By Joseph Goodwin

Eagle Staff Writer

 

 

 

The fallout from a hateful, racist inspired Snapchat video, posted by an eighth grade Tulsa Public School student, which was then shared on school property, continues to have parents perplexed and upset by the lack of immediate action taken by the school district to correct and discipline the parties involved in encouraging a dangerous and threatening atmosphere on school property.

After students asked their teacher, Janice Roberts, her opinion on the derogatory language used in the mobile video application, Mrs. Roberts, an eighth grade Math Enrichment teacher, responded in a manner in direct violation to TPS’s Non-Discrimination policy, which “prohibits discrimination, harassment…based on real or percieved race…. The prohibition applies to students, employees…in any aspects of the district’s programs, including during school hours…or outside schools hours if the conduct affects the education or working environment.”

“Niggers, niggas, and porch monkeys” were the words used in the video, one that was both condescending and threatening in tone. A distraught white student asked Mrs. Roberts, who was not present when the students saw the video, her opinion on the language used, hoping the teacher would declare such words inappropriate.  However, when Mrs. Roberts was told what was said, she repeated, in a “joking manner,” the words several times, declaring she and her family frequently used these words.

Thoreau’s assistant principal Joshua Diamond is alleged to have recorded the less than 60 second long video on his mobile device. A call was made to Mr. Diamond, but he did not return the call.

Thoreau Principal Audrey Doctor, when reached, referred all questions to the TPS communications director, whose office issued the following statement, “As educators, we have a responsibility to ensure that every child feels safe, supported, valued, and affirmed. There are absolutely no circumstances under which it would be acceptable for any of our team members to use racial slurs. It is deeply disappointing for anyone on our team to use this kind of derogatory and hurtful language regardless of context or intention. Principal Doctor and her team have taken appropriate follow-up action.”

To the dismay and concern of impacted parents, Mrs. Roberts issued a statement on the incident, addressed to parents in an email. “I used the “N” word in my class to try to teach students how wrong it is to use for any person. I used the word several times to try to emphasize how ugly it sounded. This attempt backfired and I am sincerely remorseful that I have hurt my kids.”  Mrs. Roberts added, “This word is not in my vocabulary….”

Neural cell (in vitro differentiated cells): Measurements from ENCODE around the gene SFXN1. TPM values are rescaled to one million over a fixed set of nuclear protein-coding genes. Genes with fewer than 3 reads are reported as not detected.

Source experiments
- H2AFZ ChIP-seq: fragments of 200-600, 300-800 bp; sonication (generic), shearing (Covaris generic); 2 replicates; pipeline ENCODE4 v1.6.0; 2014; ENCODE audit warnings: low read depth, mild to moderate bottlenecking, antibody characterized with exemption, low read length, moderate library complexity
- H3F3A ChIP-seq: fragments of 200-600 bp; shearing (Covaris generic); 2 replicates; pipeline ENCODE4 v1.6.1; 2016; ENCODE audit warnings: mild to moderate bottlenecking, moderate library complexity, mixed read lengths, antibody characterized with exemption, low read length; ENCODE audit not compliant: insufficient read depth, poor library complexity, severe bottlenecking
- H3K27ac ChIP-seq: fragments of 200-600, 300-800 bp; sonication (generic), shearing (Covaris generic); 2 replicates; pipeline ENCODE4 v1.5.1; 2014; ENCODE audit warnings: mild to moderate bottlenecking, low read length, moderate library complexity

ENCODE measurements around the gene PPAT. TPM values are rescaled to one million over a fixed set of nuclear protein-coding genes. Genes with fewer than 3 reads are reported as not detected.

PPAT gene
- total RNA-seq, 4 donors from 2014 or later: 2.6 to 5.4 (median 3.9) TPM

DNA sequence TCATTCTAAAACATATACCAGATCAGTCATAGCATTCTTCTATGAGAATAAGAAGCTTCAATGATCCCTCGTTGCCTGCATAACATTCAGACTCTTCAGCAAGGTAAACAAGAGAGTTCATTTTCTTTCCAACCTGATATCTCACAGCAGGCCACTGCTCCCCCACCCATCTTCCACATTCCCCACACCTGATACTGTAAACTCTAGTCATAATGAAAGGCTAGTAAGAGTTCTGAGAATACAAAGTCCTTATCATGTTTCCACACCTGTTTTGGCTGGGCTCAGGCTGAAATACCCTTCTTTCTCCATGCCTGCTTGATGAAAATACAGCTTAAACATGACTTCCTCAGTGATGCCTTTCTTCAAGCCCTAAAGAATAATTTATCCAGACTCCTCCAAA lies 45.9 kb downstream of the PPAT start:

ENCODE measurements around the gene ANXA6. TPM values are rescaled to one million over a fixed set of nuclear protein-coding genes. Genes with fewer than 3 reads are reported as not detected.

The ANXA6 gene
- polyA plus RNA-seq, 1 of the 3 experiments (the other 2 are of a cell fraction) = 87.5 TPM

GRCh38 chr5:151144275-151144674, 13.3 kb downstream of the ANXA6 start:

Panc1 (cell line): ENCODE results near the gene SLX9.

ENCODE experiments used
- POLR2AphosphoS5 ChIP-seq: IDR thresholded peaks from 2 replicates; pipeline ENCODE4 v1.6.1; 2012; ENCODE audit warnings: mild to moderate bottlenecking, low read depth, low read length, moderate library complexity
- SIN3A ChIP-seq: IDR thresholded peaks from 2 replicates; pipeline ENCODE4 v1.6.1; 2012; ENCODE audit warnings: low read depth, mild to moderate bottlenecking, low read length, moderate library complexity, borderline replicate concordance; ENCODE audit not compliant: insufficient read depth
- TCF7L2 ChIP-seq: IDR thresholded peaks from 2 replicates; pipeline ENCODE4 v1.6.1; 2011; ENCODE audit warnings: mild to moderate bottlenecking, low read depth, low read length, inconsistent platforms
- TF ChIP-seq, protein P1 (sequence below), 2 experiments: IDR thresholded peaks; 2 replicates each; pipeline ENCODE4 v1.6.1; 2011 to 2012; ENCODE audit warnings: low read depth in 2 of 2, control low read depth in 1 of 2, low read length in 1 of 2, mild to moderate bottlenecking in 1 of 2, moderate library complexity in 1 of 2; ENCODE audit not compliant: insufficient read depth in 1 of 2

Several students in the classroom offered a completely different account to Mrs. Roberts’ “white washing” of her behavior. Contacted parents, whose children were impacted by the hurtful video and their teacher’s reaction, read Mrs. Roberts’ apology letter, indicating Mrs. Roberts’ letter was cause for greater concern because of Mrs. Roberts’ blatant denial of the facts, which several parents indicated left their children, “highly upset, and visibly embarrassed”, especially with other “white” children laughing, meaning the apology did not address how these students felt like they were the “butt end of a joke.”

Principal Doctor sent a follow-up email, stating Mrs. Roberts was attempting to, “leverage a teachable moment with students about the power of words.” However, when a student approached Mrs. Doctor on the two incidents, prior to Mrs. Doctor sending out her letter to impacted parents, Mrs. Doctor is alleged to have shrugged her shoulders, adding, “It is what it is.”

Several parents have equally shared in their disappointment in the handling of the entire situation, from the video to Thoreau school administration and faculty’s response, indicating the “damage is already done”, with the outcome being a teacher has normalized the “N” word as okay for 13-year old students, who will now use these word to the detriment of others and themselves.

The parents indicated the lack of transparency by TPS and the school’s attempt to “sweep this incident under the rug” has left them no choice but to file formal complaints with Tulsa Public Schools’ Human Rights Department.

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